The resolution opposing the proposed Republican plan is likely to be approved by the public-affairs council, despite reluctance among some Jewish organizations to take sides on the issue.
“We are hoping that other members would endorse it, and we are getting some initial positive support,” said Sammie Moshenberg, Washington director of the National Council of Jewish Women, which has broken ground with other major Jewish organizations by aggressively opposing many of Bush’s nominees. Even if the draft resolution ends up being rejected, she said, “It also serves to educate the community about what is going on.”
The draft resolution was circulated among national Jewish agencies and community-relations councils last week. Officials with member groups of the public-affairs council said it was too early to characterize the nature of the debate. However, some did say that they expect some internal dissent on several grounds.
For starters, sources said, most Jewish organizations generally tend not to take a public position on judicial nominations. Some never do; most others oppose only specific nominees in rare cases that they find particularly disturbing.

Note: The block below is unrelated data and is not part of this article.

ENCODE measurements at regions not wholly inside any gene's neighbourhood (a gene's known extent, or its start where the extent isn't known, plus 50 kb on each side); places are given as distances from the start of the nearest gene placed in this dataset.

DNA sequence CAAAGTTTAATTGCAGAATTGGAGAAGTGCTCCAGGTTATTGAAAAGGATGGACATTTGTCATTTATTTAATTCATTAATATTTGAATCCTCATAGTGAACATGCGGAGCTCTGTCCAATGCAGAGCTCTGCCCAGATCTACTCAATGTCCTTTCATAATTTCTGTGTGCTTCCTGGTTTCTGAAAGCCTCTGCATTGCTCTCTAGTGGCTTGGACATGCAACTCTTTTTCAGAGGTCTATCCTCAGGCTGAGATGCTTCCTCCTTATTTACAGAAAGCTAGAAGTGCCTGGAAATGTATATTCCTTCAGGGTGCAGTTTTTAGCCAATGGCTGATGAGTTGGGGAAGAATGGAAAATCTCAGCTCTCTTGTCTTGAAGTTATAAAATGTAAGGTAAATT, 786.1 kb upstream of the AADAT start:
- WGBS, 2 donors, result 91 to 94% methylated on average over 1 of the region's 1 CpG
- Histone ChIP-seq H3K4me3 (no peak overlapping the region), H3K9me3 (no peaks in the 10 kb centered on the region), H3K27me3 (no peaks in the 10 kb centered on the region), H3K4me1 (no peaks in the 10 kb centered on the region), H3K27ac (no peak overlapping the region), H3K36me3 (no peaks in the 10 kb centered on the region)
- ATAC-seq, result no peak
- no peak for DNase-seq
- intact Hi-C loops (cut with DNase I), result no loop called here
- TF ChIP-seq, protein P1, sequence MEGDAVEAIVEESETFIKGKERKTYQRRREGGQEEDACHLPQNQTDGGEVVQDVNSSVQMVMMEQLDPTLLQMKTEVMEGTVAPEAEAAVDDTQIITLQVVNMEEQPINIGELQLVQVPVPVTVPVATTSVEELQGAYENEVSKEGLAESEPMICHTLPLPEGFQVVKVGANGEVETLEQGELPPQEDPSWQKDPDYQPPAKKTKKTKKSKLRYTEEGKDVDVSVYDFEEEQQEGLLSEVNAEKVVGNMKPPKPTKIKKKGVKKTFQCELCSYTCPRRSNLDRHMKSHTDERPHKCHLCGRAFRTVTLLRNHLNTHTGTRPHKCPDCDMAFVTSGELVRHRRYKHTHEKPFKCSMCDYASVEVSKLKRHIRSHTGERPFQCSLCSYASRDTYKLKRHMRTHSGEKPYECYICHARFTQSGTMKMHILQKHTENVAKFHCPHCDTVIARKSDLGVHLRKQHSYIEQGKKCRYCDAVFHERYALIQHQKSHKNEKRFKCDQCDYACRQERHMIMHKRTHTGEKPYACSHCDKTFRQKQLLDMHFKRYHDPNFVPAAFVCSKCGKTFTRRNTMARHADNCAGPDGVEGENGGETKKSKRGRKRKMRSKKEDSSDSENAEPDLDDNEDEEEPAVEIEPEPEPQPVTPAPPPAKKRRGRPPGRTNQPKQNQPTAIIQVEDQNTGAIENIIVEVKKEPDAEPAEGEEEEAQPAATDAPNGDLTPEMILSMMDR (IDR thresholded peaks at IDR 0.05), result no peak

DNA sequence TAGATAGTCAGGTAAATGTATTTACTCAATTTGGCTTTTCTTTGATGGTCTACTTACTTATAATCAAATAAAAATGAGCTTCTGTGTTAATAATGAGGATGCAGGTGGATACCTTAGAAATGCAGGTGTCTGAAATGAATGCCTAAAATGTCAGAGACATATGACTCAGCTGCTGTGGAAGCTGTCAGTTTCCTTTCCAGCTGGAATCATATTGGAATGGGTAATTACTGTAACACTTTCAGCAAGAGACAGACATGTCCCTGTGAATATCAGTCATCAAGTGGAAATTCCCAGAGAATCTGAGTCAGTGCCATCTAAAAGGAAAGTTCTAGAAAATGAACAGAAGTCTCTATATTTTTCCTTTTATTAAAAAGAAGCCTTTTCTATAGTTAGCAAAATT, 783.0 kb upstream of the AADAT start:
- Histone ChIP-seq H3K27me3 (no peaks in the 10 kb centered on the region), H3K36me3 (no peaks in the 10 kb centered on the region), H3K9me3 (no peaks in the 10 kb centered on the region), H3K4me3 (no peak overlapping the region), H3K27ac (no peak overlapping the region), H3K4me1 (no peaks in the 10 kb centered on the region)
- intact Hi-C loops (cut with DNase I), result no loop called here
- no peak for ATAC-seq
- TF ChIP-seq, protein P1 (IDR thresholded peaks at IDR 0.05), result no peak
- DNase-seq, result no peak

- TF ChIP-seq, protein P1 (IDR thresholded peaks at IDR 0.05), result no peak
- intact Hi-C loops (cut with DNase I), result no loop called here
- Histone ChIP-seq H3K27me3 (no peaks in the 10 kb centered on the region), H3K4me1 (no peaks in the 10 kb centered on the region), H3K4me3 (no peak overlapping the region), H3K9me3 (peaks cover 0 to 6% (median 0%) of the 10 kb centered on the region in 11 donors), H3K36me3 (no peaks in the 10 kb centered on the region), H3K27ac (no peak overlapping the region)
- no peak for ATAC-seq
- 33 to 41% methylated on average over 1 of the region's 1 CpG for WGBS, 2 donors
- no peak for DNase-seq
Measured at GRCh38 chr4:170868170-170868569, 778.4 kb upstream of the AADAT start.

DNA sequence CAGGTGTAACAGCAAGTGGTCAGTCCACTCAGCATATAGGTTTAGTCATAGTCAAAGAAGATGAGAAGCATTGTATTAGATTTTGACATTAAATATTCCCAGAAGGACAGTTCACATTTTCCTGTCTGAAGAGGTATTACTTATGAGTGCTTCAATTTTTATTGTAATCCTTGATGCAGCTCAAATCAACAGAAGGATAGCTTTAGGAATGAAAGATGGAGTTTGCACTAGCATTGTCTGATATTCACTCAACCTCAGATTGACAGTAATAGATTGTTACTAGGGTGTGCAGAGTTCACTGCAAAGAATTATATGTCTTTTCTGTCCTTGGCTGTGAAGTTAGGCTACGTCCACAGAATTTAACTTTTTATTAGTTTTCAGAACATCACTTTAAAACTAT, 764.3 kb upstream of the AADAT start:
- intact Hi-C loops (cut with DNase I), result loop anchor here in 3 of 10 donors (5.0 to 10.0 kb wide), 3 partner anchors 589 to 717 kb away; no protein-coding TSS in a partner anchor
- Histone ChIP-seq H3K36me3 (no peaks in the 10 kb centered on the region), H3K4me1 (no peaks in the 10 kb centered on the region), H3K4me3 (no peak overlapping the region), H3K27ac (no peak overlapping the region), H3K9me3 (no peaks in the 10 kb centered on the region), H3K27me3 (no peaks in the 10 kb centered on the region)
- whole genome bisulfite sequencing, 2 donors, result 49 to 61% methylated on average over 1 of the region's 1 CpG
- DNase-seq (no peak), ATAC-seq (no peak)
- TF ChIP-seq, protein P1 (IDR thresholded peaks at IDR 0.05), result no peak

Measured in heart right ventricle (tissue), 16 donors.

Although the proposed resolution does not deal with a specific nominee, some Jewish officials are concerned that it may be perceived as putting the Jewish community as a whole in opposition to Bush’s judicial picks.
Similarly, though the resolution does not mention political parties — the statement is headlined, “Draft Resolution on Protecting Minority Rights in the U.S. Senate” — it clearly is intended to support the ability of Democrats to block judicial nominees that they strongly oppose. “To the extent that we could demonstrate [the resolution] as protecting minority rights and opposing the attempt to short-circuit processes, that is pretty appealing,” said an official with a major Jewish group who supports the draft resolution. “Then again,” the official added, “it is very partisan and very political, and I can see people having a problem with that.”